I don’t know much physics, but I do know that Newton’s First Law says, “A body at rest tends to stay at rest, while a body in motion tends to stay in motion.” If that’s true, then moving from one state to the other takes plenty of effort. For instance, pizza that’s close at hand always appears more mouth-watering than if it’s out of reach and I have to get up off the couch to eat it. Just a little synergy between sins.
Anyway, I’m pretty sure this rule and the effort it demands is true for many other situations, and may be the reason why I and most of my fellow humans seem to dislike change so intensely—even to the point where we’ll accept the threat of a more wrenching change later, so long as we don’t have to deal with even a minor, unwelcome change right now.
And, big surprise, this situation gets worse as we get older because it takes more effort to handle changes when they show up. Pardon me, while I make some old-man noises, and go yell at the kids to get off my lawn. Little so-and-so’s with their joints that aren’t stiffened by age, too many carbohydrates and too much sitting!
It’s supposed to be money that makes the world go round, but ironically, it’s inertia in the form of laziness that’s the true motivating factor. Money just buys the La-Z-Boy and house to put it in. Now, I’m not saying that we don’t need and deserve shelter and some rest, but I am saying don’t stay inert for too long because the cost goes up quickly. After years of writing about process application startups, overcoming stiction and partial stroke valve tests, I catch myself thinking about them when I try to shake off my personal cobwebs and rust.
Sadly, inertia doesn’t just apply to planets and our physiology. As we can see, our psychology is soaked through with it, too. I don’t want to, and you can’t make me! I’ll shoot myself in the foot if I can be sure to kill that buzzing mosquito. Chalk it up to mental static friction.
So what’s the solution? This is a tough one because there really is no immediate remedy. Personal conflicts from toilet training to international relations are often insoluble in the short term. Frankly, I’ve often been impressed with the many process engineers I’ve covered, and the fact that their efforts to draft standards for process safety, industrial networking, wireless and cybersecurity weren’t more contentious than so many other arguments I’ve covered, such as the long, time- and resource-wasting struggles over U.S. healthcare.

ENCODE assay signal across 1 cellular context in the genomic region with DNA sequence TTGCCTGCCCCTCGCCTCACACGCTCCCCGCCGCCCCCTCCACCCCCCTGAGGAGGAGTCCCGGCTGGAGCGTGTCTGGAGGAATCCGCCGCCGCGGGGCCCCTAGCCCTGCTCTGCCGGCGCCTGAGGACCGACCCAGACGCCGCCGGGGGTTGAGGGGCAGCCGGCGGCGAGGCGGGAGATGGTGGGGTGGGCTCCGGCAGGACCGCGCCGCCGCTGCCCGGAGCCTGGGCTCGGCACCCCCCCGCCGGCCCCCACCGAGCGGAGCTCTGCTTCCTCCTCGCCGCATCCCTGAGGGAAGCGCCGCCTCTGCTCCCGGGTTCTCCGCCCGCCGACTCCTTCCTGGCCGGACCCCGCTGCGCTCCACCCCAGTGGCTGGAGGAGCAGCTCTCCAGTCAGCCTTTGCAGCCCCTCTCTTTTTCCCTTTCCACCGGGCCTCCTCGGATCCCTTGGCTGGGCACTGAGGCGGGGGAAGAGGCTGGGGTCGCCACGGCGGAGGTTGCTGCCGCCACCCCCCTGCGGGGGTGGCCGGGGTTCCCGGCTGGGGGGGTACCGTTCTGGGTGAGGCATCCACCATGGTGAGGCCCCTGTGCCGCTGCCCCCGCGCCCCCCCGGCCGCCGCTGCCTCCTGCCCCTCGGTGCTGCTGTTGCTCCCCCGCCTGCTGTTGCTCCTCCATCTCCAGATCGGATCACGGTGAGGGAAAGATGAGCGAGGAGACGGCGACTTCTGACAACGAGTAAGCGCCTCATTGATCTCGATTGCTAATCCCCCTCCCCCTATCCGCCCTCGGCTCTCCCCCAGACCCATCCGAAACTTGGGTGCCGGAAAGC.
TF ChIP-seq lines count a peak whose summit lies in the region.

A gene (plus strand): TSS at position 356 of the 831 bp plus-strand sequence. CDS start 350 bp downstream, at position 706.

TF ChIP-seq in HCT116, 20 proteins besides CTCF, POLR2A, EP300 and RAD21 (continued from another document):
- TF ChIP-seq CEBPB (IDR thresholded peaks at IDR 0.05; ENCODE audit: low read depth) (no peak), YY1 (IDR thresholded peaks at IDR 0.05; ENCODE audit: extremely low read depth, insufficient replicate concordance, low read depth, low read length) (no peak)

Though it won’t work right away, if at all, the only possible solution is patience and faith, and not the organized, tacked-on, everything-is-OK-when-it’s-obviously-not kind. For example, Control’s 2017 editorial calendar tells me I’m going to be covering all kinds of process density, do-it-yourself automation, and whether sensors and field instruments can skip PLCs and DCSs on their way to the cloud. Unfortunately, I have no idea how I’m going to research these topics or if I’ll find material I can turn into a real story. As usual, I’m relying on the people I run across to provide some useful answers to their community. This procedure is illogical and uncertain, but it’s never failed before, and so I think my faith is well placed. Can Raspberry Pi and Arduino do process control? We’ll find out.
Beyond those editorial challenges, like many people in their mid-50s, my kids are almost all grown up and gone, my parents are getting uncomfortably close to dying, and my spouse is about to give me the heave ho, so I’m not even sure where I’ll be living in a few weeks. Am I worried? A little, but I’ve always been pretty flexible and adaptable. Once again, I think my belief in the future is justified.
I’m not sure where my faith comes from. I do know that a one- or two-mile walk or a hot shower on a cold morning make me optimistic. I always find good people to interview, tasks and chores to do, and tasty pizza or crispy bacon. I enjoy the sun coming up and the hum of the world and people outside, and I want to get out in it and stay in motion.
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